Two-factor authentication is a great solution for many, but some might consider it inconvenient. For example, your workplace may not allow you to bring your phone inside, and your email requires your phone to sign-in. In addition, two-factor authentication is still susceptible to man-in-the-middle (MITM) type attacks where an attacker may acquire SMS messages containing authentication codes, although this is less likely to occur.
Step 6: Protect yourself from Malware and other attacks, now and always On a final note, taking the time to create a strong password won’t matter much if you’re infected with malware that targets them. Unfortunately, no password is “too tough to crack” for a keylogger.
Every computer needs to have ample malware protection. The malware of today can not only log your keystrokes, but take screenshots of everything you click, defeating protection tools like virtual keyboards, designed to protect against keyloggers. In addition, hackers often install backdoors onto compromised hosts so they can revisit their victims, oftentimes bringing password cracking tools with them in an attempt to crack other passwords on the network.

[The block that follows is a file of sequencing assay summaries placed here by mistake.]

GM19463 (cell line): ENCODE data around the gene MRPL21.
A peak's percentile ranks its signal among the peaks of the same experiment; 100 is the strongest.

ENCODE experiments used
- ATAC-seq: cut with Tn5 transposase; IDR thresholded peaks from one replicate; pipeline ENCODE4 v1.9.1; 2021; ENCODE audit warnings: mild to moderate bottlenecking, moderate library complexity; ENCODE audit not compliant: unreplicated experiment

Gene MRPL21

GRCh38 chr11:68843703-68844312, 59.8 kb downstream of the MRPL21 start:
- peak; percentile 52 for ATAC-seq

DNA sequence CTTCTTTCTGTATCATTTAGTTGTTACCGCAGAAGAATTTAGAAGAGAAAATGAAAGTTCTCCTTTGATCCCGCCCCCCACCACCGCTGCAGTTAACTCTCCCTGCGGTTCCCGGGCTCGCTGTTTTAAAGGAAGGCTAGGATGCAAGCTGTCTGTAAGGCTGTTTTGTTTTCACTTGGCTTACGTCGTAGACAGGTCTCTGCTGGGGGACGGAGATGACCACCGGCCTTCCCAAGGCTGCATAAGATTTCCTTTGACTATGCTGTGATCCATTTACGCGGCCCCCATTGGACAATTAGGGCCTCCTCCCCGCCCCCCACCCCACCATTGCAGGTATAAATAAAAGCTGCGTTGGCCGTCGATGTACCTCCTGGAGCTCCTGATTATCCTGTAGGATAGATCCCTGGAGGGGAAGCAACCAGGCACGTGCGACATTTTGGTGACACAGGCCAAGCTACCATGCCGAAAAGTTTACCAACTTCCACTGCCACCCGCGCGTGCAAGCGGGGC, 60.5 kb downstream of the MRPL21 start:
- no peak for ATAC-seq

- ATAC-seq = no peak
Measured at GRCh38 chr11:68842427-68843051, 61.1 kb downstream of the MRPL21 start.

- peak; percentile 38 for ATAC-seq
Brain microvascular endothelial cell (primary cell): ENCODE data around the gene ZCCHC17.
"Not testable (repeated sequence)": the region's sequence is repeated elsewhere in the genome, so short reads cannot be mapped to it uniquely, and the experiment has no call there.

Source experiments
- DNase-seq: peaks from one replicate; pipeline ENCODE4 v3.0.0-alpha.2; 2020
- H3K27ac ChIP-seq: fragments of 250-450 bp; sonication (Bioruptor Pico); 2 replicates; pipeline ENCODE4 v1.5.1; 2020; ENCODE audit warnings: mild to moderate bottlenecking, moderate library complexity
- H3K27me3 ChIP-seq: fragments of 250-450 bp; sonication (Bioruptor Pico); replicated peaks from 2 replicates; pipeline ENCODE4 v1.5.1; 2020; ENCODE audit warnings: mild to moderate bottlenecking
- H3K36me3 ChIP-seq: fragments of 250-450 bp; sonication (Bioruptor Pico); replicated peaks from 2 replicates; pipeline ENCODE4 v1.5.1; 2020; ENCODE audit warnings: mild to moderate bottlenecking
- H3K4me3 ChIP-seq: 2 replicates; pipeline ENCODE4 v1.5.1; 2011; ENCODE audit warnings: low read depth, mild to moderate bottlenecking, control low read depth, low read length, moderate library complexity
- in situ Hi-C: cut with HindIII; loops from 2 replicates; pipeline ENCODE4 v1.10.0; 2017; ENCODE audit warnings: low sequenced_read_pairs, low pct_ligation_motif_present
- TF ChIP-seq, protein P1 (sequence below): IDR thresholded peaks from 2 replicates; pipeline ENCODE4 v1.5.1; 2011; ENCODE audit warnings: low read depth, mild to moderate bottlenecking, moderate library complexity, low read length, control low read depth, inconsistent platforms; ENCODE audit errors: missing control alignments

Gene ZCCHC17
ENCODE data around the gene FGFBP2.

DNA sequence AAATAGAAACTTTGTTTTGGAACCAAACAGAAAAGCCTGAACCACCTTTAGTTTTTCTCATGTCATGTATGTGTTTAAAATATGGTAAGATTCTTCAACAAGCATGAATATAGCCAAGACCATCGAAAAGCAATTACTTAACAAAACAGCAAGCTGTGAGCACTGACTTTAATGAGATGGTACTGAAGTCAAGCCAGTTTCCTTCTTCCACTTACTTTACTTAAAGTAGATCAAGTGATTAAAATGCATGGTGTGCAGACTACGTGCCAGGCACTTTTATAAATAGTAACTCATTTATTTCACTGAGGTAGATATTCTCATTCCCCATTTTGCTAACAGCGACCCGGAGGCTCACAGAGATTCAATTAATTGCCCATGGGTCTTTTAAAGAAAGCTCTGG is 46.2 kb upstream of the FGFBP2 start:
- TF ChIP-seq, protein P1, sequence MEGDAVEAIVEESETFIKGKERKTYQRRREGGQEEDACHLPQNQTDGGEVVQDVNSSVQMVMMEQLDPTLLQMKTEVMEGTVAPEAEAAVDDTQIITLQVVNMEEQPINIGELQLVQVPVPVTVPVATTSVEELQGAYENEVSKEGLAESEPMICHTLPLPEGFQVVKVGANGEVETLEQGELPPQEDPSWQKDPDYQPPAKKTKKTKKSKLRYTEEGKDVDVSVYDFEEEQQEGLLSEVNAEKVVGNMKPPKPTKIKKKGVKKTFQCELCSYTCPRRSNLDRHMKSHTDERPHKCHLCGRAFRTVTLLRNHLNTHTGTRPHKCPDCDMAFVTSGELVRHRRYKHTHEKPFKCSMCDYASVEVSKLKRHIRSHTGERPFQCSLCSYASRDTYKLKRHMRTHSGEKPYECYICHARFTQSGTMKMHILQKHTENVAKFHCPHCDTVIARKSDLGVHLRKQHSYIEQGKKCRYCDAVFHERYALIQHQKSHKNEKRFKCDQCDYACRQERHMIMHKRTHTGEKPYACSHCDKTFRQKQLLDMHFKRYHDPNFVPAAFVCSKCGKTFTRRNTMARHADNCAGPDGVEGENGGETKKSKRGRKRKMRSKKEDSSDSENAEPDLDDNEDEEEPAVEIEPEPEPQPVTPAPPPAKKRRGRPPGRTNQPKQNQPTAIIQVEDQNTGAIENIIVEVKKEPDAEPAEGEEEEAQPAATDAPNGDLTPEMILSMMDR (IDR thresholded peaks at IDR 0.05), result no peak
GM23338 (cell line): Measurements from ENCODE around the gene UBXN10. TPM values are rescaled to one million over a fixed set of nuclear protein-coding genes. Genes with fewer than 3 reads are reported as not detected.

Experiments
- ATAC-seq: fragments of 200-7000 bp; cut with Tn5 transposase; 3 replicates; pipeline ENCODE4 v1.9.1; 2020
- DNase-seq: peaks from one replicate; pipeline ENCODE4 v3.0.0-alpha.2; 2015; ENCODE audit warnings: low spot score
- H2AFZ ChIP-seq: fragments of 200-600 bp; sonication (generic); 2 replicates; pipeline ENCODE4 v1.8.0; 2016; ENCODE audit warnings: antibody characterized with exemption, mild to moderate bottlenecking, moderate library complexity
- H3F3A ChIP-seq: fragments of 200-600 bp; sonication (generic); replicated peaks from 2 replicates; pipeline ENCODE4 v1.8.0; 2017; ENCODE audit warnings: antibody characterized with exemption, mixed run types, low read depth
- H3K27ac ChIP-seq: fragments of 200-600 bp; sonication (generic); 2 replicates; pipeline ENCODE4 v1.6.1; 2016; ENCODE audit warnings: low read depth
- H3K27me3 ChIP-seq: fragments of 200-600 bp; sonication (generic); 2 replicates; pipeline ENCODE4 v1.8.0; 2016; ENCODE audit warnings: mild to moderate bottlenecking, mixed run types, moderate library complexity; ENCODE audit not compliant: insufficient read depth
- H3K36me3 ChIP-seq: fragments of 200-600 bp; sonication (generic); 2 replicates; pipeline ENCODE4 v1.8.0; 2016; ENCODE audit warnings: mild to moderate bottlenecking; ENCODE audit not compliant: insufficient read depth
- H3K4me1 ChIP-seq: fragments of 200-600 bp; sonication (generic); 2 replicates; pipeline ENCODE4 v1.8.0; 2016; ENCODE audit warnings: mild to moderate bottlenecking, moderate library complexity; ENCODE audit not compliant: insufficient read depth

The bottom line: protect yourself. The passwords we use every day safeguard much of our private lives, so take some time to make sure they’re strong enough to withstand an attack. I hope this article has given you a better idea of how to protect yourself and your personal data, be careful out there!
Joshua Cannell is a Malware Intelligence Analyst at Malwarebytes where he performs research and in-depth analysis on current malware threats. He has over 5 years of experience working with US defense intelligence agencies where he analyzed malware and developed defense strategies through reverse engineering techniques. His articles on the Unpacked blog feature the latest news in malware as well as full-length technical analysis. Follow him on Twitter @joshcannell